scorecardHow a vacant House of Representatives could cripple US national security: 'Just a matter of luck at this point'
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How a vacant House of Representatives could cripple US national security: 'Just a matter of luck at this point'

Warren Rojas,Sonam Sheth,Brent D. Griffiths   

How a vacant House of Representatives could cripple US national security: 'Just a matter of luck at this point'
PoliticsPolitics3 min read
Republican Rep. Kevin McCarthy of California.    Tom Williams/CQ-Roll Call, Inc via Getty Images
  • The House has been vacant for nearly four days as McCarthy loses bid after bid to become speaker.
  • Lawmakers on both sides of the aisle are sounding the alarm about how a nonfunctional House hurts national security.

The House of Representatives has had zero members for four days now, and until a new speaker is elected, the legislative body is out-of-action — members cannot be sworn in, resolutions cannot be debated, and bills cannot be passed.

Rep.-elect Byron Donalds, one of the Republicans who has challenged Rep.-elect Kevin McCarthy's bid for speaker, said this week that it's no big deal. "If a national security crisis arises, the President of the United States is right down the street," he said.

But most lawmakers, congressional veterans, and outside experts disagreed, saying that a vacant House risks disrupting the US's security and hamstringing the country in the event of a national crisis.

"Every single day that we lose, sitting on this floor, going through the seventh, the eighth, the ninth, the 12th round … Our military continues to weaken itself as China, Russia, Iran and North Korea's geopolitical alignment grows stronger and stronger," freshman Rep.-elect Cory Mills, a Florida Republican and Army veteran, told Insider in between votes at the Capitol.

"And we basically aren't doing what we were elected to do, which is to govern and to be legislators," he added.

Experts say the US's security is increasingly vulnerable as the standoff continues in these areas:

  • In the absence of a functioning House of Representatives, Congress cannot function as a check on the president in the event that he decides to go to war. The War Powers Act of 1973 says the president can only commit US forces to armed conflicts abroad with congressional approval.
  • The US government is funded through the end of September, but without a fully operational House lawmakers could not approve emergency spending bills to respond to terrorism, pandemics or widespread natural disasters.
  • Lawmakers do not have access to US intelligence briefings since they have not yet been sworn in and therefore don't have security clearances.

Republican Rep.-elect Mike Gallagher, one of McCarthy's allies, said at a news conference earlier this week that he and his colleagues couldn't receive intelligence briefings in a secure room known as a sensitive compartmented information facility (SCIF) because they don't have the clearance.

"I'm informed by House Security that, technically, I don't have a clearance," Gallagher, a former Marine Corps intelligence officer, told reporters. "I'm a member of the [House Intelligence Committee], I'm on the Armed Services Committee, and I can't meet in the SCIF to conduct essential business."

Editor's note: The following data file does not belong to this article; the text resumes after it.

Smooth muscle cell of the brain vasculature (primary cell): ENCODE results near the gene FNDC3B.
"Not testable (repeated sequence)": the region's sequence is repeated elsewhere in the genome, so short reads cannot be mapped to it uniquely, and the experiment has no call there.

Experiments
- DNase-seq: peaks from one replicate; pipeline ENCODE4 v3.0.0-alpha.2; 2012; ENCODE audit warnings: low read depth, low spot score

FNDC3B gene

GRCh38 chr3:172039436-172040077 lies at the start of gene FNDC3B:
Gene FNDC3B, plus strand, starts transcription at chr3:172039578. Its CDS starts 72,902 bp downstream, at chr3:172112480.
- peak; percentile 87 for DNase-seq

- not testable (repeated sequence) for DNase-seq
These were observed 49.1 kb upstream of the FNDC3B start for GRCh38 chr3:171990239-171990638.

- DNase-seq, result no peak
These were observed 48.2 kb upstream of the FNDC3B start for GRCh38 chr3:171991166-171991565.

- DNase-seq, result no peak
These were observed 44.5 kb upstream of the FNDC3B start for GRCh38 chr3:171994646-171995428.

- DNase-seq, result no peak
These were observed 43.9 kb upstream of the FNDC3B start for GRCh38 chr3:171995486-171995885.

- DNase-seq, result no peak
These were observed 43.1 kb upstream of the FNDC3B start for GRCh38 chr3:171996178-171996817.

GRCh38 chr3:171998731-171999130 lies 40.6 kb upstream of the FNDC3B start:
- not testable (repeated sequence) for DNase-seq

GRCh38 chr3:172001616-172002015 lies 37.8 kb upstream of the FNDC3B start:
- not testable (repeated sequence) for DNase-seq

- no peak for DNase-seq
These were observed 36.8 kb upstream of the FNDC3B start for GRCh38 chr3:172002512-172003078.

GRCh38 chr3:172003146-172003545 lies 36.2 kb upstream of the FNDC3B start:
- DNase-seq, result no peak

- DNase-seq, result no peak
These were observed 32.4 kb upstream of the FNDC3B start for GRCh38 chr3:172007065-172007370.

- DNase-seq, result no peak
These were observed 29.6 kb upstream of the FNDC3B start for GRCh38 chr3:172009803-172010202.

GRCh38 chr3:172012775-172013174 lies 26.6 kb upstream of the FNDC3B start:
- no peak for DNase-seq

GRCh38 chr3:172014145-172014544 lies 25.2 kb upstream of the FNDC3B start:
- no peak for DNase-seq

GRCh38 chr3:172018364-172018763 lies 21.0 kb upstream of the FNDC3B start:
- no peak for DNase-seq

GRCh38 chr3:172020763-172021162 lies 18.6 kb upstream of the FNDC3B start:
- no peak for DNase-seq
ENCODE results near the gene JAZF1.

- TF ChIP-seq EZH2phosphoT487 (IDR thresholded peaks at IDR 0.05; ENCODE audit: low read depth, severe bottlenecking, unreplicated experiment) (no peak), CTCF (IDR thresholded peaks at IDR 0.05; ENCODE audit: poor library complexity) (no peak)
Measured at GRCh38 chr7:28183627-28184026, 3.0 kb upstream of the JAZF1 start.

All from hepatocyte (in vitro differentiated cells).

Mike Gallagher talks with Chip Roy on the House floor
Republican Reps-elect Mike Gallagher of Wisconsin (right) talks with Chip Roy of Texas (center) on the House floor. Roy has been one of the holdouts, repeatedly voting against Rep.-elect Kevin McCarthy for speaker.      Andrew Harnik/AP

The House, along with the Senate, has passed spending bills to aid in national emergencies, and has recently used them to increase support for Ukraine's embattled military against the Russian invaders.

Multiple lawmakers have told reporters that they have tried to set up meetings with Gen. Mark Milley, chairman of the Joint Chiefs of Staff, only to be rebuffed because of the clearance issue.

"Listen, the free world will be fine without me getting that brief, but right now I can't do my job," Gallagher, who was scheduled to meet with Milley, told reporters just off the House floor on Thursday. "We can't get to work."

The concern was echoed by Rep.-elect Brad Wenstrup, an Ohio Republican who said at the news conference that members of the House Intelligence Committee "don't have access to anything."

Rep.-elect Hakeem Jeffries — whom Democrats have repeatedly nominated this week for House speaker — also criticized his Republican counterparts, telling congressional reporters it was time for them to "get their act together."

Jeffries pointed to a number of domestic and foreign policy issues including inflationary pressure and Russia's war against Ukraine, saying that they all "require the attention of the United States House of Representatives."

Rep.-elect Katharine Clark, who will serve as House Democratic Whip once the chamber officially gets going this session, warned that every day Congress doesn't reconvene threatens the US's security.

"It is just a matter of luck at this point, that there is not something we miss because of this profound dysfunction in the Republican Party," the six-term lawmaker said during a Capitol Hill press conference. "They are imperiling our country as they continue their pursuit for this speakership, putting the American people and our democracy in their rearview mirror."

Rep.-elect Don Bacon, a retired Air Force brigadier general, echoed President Joe Biden in saying that the chaos enables US adversaries.

"President Xi says, 'Our system of governance works because democracy don't,'" Bacon, a Nebraska Republican, told reporters. "Right now, they are looking at these 20 people and saying, 'See, democracy don't work.'"